Peter Monamy
(1681 - 1749

Peter Monamy

The Monamy family had been prominent merchants and residents of Guernsey since at least the 1560s, and in the Channel Islands since the 1530s. Peter Monamy, aged 15, was bound as an apprentice for seven years by indenture to William Clark, a Master of the Worshipful Company of Painter-Stainers, one of London’s ancient guilds of craftsmen. Clark is recorded in several capacities in the London of the late 17th century, as a constable and juryman, with premises in Thames Street, and on London Bridge, and practised as what would today be called an interior decorator, with a thriving business.

House decoration comprised a wide range of activities, including the provision of paintings as overdoors, and on panelling, house murals on canvas as well as decorative sign-boards for trade establishments. William Clark died before January, 1704, when his will was proved. Monamy was made free of his apprenticeship on 1 March 1704.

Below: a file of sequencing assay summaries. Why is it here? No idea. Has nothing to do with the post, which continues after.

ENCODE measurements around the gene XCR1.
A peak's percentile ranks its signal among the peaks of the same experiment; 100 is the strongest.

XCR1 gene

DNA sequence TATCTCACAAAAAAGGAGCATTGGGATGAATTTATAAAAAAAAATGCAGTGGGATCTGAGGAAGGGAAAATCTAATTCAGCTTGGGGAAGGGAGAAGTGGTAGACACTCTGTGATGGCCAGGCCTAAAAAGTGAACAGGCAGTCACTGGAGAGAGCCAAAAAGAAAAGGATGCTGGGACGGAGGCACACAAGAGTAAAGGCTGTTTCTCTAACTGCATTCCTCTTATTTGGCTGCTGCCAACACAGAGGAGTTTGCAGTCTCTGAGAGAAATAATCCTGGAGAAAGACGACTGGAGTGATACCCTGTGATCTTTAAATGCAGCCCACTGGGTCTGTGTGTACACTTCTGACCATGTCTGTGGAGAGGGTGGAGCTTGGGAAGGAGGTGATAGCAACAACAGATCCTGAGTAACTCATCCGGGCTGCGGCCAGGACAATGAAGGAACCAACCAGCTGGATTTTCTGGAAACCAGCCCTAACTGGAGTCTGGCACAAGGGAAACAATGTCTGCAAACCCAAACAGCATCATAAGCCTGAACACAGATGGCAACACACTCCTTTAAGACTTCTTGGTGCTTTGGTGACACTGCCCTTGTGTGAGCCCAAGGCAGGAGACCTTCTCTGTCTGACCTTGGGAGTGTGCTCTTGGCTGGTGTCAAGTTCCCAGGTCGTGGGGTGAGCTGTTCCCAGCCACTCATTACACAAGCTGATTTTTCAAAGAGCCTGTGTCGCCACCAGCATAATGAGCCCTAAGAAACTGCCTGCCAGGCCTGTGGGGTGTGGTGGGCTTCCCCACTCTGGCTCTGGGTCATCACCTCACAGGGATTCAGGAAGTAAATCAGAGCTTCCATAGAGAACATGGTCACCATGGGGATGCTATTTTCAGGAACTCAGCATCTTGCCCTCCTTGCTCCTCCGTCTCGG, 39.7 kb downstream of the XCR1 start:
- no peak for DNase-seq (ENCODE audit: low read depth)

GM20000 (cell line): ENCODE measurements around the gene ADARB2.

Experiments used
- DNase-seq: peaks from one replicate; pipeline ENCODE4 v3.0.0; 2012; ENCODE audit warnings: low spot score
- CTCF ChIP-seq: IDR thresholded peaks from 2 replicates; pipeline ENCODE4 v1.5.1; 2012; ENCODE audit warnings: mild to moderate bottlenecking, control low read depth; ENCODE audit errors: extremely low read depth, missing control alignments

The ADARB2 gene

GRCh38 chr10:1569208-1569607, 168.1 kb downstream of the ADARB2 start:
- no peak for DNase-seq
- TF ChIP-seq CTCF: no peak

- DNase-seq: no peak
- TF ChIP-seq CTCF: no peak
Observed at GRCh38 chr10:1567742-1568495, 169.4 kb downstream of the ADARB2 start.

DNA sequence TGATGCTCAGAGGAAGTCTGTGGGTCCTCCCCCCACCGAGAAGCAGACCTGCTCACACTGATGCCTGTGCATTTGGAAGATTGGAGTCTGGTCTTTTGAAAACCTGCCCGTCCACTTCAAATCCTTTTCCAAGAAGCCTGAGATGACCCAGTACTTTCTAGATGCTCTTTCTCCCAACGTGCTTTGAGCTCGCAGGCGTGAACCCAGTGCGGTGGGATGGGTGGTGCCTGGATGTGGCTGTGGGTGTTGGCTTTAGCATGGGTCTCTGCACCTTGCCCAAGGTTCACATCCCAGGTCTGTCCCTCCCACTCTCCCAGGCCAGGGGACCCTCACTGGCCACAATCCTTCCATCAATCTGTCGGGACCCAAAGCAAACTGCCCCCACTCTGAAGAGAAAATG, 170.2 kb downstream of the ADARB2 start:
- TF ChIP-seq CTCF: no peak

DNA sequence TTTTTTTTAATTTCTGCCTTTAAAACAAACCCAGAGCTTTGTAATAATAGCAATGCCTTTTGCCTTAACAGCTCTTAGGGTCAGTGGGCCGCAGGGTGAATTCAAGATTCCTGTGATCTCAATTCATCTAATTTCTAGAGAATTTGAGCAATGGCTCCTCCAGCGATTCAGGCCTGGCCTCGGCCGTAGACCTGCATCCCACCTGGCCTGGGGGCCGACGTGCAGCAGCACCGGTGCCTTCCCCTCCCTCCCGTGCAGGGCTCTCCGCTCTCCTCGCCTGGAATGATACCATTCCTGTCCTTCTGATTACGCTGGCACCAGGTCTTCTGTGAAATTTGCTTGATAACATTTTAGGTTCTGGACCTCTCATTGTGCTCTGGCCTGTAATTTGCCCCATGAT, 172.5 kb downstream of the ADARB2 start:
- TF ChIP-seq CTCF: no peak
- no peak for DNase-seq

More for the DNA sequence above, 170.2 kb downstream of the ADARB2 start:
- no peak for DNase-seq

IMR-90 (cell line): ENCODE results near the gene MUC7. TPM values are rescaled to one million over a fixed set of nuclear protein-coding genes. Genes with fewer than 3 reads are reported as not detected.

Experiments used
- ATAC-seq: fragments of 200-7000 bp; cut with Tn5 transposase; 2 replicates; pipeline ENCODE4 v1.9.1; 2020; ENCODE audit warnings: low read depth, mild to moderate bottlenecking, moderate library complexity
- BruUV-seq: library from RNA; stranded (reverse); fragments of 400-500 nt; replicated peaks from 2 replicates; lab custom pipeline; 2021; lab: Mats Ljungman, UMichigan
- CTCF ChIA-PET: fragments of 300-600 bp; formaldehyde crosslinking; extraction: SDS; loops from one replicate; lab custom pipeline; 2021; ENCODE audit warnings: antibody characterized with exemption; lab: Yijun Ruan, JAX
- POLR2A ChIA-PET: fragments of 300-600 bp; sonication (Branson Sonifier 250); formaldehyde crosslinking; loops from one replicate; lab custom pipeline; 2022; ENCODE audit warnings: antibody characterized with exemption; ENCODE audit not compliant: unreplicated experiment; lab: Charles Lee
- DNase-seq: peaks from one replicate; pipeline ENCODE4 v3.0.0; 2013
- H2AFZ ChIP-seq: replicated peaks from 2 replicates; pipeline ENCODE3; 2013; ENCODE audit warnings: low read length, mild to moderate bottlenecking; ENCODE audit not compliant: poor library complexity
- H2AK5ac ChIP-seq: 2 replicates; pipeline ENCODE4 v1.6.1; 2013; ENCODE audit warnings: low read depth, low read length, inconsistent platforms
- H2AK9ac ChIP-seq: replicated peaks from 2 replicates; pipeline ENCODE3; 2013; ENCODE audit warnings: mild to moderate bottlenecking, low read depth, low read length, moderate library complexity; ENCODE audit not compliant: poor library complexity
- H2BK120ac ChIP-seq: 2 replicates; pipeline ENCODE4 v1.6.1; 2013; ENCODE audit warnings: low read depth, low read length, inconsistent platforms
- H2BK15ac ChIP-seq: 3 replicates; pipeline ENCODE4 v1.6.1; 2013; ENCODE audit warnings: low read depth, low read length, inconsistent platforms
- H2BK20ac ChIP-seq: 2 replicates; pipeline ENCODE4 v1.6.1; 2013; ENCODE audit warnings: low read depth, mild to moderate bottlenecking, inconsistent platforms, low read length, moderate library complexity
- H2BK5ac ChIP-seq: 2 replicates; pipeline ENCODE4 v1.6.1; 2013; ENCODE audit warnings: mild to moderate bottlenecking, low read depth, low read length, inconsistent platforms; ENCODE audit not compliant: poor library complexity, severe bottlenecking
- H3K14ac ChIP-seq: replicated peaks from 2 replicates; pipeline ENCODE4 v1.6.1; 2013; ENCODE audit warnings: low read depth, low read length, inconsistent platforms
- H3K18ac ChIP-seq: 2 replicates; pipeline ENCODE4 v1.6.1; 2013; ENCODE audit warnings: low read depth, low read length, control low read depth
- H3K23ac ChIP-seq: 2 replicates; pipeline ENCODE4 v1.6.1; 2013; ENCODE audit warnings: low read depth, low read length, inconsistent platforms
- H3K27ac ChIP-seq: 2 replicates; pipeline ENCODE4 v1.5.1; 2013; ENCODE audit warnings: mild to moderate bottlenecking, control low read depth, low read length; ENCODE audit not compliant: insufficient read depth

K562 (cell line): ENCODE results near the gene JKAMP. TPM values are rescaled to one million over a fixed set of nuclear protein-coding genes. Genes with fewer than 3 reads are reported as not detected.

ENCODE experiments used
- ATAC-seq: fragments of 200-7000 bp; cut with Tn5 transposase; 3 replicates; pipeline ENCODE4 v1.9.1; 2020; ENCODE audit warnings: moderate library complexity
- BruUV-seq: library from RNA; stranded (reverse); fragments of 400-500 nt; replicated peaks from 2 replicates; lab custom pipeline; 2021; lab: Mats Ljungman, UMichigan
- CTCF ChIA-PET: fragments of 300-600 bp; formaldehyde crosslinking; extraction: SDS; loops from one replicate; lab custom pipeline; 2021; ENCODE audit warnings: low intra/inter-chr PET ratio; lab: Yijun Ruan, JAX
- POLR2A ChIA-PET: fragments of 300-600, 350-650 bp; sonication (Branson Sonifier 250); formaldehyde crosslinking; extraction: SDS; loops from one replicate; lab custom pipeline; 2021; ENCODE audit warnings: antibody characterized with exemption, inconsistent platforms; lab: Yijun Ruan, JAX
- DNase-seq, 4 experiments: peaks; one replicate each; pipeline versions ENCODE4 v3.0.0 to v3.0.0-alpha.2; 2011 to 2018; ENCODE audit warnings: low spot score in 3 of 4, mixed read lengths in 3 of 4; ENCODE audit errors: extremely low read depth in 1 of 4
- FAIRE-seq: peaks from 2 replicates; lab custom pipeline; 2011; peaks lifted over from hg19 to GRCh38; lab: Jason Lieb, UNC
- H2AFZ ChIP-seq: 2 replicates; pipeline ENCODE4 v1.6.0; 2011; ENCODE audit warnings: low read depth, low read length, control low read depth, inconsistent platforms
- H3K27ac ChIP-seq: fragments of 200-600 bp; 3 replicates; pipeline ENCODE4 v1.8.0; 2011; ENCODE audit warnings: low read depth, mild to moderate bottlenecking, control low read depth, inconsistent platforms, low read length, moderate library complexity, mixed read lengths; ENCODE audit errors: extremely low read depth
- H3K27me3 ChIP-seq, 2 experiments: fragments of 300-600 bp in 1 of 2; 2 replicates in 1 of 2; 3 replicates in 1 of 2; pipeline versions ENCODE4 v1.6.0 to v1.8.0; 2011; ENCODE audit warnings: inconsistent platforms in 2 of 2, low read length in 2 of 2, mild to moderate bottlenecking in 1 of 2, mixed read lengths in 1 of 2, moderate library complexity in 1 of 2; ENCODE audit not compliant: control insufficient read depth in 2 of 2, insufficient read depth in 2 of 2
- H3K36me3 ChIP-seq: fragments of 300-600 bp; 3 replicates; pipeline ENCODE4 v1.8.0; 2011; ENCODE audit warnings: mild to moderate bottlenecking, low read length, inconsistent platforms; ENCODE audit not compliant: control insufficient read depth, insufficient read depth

It can reasonably be surmised that Monamy set up in business on his own account, both as a decorator and easel painter, quite soon after being made free in 1704. He is repeatedly mentioned in later accounts as having owned a shop on London Bridge. William Henry Pyne, an artist and raconteur (1769–1843) mentions that "Monamy, the marine painter, some of whose pictures were scarcely inferior to Vandevelde's, served his apprenticeship on London Bridge, and exhibited his
works in the window of his shop, to the delight of the sons of Neptune, men and boys, who were seen in crowds gazing at
his wondro
us art."